This latest version of Vampire: The Masquerade is incredibly flexible where the overall gameplay is concerned. The game’s golden rule is that there are no rules, only guidelines. Players can use dice to decide event outcomes as much or as little as they want, everyone can create a comprehensive starting point for their world and characters together in a zero session, or they can work from a pre-written scenario by setting their story in a pre-established location in the series or making up their own. The sky is the limit with this version, as it heavily emphasizes collaboration and teamwork, but there is a lot to take in. Also, with the new Hunger Dice mechanic, storytellers and players have to account for a whole new system and roleplay their already complex character accordingly, which can get overwhelming.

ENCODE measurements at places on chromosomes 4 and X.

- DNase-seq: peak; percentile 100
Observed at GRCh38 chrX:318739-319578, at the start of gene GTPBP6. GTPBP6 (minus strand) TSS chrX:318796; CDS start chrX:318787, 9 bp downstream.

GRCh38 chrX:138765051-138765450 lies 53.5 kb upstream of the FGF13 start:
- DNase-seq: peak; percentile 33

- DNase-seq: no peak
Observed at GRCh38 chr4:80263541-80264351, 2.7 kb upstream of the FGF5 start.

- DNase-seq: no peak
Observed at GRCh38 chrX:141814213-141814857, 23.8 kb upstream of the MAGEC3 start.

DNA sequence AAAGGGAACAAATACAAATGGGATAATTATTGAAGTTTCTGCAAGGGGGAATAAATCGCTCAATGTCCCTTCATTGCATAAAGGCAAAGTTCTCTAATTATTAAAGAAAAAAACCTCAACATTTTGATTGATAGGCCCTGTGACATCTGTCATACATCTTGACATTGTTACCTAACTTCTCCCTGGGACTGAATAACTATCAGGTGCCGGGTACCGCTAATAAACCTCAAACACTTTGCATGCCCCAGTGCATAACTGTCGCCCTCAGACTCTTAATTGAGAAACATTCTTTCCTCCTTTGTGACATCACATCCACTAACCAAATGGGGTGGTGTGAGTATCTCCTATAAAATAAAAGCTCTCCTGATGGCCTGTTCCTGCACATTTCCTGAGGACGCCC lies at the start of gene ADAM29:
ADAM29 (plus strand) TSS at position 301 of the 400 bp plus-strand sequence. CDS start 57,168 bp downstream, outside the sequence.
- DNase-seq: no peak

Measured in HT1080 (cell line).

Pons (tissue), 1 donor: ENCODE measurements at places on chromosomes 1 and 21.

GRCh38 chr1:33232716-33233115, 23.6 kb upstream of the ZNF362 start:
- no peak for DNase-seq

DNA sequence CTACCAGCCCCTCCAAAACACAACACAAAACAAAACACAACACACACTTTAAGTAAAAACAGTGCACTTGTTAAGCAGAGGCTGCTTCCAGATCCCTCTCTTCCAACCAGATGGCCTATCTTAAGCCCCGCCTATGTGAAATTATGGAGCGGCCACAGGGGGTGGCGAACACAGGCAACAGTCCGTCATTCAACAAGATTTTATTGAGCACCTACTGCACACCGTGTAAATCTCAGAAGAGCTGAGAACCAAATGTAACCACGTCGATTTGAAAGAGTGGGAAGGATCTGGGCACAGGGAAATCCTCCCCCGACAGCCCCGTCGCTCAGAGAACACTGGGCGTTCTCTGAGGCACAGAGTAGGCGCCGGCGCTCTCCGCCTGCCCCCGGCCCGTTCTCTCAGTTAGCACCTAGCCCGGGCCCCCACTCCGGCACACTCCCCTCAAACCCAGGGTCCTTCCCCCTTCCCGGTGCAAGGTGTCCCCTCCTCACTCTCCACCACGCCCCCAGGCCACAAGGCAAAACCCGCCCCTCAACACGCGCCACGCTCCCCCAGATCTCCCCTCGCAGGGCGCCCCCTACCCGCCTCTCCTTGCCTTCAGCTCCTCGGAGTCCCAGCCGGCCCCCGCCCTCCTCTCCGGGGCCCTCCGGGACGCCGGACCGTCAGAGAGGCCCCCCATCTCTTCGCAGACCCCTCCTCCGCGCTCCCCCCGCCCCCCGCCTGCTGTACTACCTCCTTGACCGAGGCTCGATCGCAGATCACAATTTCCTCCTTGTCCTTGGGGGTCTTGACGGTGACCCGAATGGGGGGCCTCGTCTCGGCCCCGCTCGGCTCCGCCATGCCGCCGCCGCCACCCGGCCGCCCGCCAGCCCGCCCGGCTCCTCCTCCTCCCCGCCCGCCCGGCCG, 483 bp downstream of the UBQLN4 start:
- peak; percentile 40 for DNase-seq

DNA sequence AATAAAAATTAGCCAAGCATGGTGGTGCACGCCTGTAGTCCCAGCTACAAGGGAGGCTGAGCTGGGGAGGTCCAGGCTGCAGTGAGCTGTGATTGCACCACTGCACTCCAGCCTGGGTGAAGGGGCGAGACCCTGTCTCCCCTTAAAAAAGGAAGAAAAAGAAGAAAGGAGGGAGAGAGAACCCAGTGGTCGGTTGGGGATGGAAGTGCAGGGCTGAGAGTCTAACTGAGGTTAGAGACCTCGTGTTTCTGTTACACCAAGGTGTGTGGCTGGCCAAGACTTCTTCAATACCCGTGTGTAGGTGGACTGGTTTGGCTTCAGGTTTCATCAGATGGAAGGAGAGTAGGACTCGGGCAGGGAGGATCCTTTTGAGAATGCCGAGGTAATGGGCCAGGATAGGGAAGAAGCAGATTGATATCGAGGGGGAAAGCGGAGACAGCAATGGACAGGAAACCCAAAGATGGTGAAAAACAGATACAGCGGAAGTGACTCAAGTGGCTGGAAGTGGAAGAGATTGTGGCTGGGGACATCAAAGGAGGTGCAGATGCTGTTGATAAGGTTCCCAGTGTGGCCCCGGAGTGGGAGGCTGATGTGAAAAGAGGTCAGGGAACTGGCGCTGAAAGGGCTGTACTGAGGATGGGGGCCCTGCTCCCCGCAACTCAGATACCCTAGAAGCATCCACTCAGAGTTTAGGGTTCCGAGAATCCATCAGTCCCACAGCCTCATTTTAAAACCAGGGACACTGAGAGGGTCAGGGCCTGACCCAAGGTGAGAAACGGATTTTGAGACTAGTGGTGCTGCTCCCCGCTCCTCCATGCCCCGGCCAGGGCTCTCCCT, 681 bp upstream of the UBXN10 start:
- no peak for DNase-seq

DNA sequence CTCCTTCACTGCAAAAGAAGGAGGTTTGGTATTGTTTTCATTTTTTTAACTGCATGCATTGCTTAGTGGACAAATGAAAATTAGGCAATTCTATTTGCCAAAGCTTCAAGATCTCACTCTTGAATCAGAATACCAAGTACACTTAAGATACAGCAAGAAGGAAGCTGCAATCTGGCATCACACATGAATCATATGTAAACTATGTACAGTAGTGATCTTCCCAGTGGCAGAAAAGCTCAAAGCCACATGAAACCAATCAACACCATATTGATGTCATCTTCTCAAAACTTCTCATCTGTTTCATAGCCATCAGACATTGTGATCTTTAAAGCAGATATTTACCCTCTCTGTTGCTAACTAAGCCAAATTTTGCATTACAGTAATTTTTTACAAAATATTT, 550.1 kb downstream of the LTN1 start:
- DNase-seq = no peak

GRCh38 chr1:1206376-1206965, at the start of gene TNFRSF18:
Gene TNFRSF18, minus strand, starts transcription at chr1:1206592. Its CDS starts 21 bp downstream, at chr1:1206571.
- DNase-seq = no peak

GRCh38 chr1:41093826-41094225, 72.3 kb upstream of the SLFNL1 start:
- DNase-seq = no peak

For example, some players might realize too late that the Hunger dice aren’t used for feeding; they’re only used when a player has accumulated hunger points, which can be arbitrarily decided by the group or storyteller. For each hunger point, the player replaces a regular die in their dice pool with a Hunger Die, which increases their chances of bestial failures or messy critical wins, but still functions as a normal die — a six or higher is a success. Let’s say a character is facing a level two difficulty situation that requires lock picking: they must have at least two dice in their pool to have a chance at succeeding, and they must role a six or higher on each die. If each die is a Hunger Die and each is rolled at a ten, then it’s a messy critical win, with the character opening the lock but also breaking it in the process somehow. Sometimes the collateral damage can end up making things more complicated, but this new Vampire: The Masquerade world is messier and complex than the last.